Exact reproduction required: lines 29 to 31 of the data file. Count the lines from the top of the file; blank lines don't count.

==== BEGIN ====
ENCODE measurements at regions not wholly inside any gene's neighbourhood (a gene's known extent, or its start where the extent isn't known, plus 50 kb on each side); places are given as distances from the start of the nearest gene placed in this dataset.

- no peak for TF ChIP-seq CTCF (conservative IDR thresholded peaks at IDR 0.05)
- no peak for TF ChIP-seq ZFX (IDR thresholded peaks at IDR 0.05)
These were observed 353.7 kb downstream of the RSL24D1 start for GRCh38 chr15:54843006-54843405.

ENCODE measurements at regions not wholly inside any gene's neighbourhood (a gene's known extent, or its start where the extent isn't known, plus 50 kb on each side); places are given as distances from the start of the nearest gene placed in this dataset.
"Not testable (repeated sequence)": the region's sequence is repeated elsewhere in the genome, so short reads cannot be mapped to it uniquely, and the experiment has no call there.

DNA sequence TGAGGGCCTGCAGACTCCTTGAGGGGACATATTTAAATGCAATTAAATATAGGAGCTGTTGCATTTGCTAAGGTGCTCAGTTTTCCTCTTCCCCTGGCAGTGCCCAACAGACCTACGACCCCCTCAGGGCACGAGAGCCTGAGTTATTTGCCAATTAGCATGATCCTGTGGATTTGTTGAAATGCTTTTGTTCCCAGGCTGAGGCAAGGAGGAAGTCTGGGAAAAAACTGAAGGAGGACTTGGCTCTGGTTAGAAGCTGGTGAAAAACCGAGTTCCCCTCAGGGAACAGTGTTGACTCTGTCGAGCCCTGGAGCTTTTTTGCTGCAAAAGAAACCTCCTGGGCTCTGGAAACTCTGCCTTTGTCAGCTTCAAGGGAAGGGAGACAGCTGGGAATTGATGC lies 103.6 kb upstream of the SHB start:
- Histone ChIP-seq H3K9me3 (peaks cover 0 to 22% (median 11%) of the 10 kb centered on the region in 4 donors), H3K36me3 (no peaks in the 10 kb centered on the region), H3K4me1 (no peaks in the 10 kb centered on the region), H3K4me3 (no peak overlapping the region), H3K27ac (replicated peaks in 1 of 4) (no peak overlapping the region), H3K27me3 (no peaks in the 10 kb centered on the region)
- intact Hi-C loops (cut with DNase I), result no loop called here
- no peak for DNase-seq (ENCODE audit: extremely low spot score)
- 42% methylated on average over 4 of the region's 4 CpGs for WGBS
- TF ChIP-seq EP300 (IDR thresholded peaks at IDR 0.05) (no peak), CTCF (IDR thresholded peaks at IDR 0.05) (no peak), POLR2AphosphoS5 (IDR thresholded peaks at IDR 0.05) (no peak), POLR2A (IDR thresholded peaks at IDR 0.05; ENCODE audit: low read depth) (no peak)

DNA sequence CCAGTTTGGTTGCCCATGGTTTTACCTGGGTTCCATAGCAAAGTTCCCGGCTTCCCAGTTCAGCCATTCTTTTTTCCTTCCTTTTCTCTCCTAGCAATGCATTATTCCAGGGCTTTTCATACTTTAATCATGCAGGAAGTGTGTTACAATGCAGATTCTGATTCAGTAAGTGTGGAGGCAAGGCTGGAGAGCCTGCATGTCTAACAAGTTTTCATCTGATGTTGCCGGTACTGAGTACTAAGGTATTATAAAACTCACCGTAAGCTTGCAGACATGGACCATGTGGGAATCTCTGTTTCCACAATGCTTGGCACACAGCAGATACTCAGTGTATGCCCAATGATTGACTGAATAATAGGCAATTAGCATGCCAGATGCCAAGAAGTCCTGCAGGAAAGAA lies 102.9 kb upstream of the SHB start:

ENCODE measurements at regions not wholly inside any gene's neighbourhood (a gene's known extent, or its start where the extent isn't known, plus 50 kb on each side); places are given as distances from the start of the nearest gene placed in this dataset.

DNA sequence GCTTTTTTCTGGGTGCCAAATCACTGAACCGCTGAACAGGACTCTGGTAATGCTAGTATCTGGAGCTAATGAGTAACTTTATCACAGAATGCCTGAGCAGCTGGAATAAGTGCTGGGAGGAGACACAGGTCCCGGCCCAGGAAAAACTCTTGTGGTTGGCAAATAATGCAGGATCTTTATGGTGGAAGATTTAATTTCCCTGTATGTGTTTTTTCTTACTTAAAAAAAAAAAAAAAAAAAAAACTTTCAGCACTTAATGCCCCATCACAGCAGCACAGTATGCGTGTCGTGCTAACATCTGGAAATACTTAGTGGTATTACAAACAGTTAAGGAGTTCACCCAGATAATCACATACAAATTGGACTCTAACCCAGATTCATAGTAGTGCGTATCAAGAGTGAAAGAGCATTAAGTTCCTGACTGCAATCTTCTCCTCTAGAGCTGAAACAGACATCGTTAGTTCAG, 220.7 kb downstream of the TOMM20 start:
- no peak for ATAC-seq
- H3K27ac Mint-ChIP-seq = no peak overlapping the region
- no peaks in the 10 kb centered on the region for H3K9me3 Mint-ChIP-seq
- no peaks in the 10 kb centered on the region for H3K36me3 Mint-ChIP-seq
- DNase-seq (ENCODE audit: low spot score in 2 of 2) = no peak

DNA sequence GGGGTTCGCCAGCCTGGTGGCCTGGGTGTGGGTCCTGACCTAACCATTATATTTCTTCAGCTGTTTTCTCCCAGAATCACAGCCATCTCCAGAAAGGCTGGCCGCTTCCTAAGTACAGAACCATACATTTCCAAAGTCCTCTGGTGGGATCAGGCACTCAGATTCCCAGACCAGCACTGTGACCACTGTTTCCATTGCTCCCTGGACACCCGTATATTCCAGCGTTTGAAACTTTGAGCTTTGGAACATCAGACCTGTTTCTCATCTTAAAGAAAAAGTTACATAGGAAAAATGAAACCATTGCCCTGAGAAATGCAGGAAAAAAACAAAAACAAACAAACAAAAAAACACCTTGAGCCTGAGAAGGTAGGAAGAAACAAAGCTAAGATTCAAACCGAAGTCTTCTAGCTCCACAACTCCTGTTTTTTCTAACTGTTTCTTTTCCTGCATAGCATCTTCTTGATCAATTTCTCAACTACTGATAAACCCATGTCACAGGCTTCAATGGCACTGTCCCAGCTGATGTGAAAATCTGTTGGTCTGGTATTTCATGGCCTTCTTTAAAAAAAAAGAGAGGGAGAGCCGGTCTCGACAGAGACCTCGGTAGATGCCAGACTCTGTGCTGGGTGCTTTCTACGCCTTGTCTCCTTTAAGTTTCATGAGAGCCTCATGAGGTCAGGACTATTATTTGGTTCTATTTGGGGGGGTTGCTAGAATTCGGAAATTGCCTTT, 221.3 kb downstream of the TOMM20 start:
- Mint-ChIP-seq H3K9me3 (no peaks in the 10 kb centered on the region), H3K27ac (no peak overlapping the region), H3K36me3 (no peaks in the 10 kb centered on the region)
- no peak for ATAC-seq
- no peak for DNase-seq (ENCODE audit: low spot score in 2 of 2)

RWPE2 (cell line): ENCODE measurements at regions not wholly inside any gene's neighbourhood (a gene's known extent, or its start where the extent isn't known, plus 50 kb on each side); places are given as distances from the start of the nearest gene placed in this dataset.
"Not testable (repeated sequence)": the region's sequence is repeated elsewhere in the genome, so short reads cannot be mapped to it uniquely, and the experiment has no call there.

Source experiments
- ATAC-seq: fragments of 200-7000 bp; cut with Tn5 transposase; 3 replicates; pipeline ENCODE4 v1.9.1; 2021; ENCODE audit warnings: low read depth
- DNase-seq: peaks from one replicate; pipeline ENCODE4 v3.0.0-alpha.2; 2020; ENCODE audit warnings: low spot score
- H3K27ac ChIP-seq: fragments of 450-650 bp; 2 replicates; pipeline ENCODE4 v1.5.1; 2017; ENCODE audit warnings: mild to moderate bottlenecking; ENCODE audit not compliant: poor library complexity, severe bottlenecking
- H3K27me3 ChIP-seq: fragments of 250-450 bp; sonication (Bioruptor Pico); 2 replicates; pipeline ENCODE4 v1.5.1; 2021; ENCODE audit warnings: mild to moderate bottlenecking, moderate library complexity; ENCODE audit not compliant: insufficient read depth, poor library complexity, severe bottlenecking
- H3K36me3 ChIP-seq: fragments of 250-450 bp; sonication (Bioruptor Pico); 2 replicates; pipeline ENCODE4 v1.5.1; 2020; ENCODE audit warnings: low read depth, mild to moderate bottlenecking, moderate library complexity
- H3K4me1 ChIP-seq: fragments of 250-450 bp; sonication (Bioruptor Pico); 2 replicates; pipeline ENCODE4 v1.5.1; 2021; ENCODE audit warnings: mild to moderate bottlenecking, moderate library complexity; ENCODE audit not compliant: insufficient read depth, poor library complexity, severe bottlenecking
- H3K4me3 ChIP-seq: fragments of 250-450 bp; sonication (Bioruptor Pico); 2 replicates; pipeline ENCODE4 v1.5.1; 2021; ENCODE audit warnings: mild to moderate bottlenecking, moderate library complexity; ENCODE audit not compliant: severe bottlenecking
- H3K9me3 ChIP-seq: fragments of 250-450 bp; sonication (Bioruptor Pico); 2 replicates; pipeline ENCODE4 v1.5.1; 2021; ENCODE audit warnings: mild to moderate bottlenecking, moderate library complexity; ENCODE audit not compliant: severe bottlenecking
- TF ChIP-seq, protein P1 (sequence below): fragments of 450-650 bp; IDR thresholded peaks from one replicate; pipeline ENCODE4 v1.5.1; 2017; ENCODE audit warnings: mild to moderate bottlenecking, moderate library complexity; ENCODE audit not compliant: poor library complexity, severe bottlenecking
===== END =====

- DNase-seq: peaks from one replicate; pipeline ENCODE4 v3.0.0-alpha.2; 2020; ENCODE audit warnings: low spot score
- H3K27ac ChIP-seq: fragments of 450-650 bp; 2 replicates; pipeline ENCODE4 v1.5.1; 2017; ENCODE audit warnings: mild to moderate bottlenecking; ENCODE audit not compliant: poor library complexity, severe bottlenecking
- H3K27me3 ChIP-seq: fragments of 250-450 bp; sonication (Bioruptor Pico); 2 replicates; pipeline ENCODE4 v1.5.1; 2021; ENCODE audit warnings: mild to moderate bottlenecking, moderate library complexity; ENCODE audit not compliant: insufficient read depth, poor library complexity, severe bottlenecking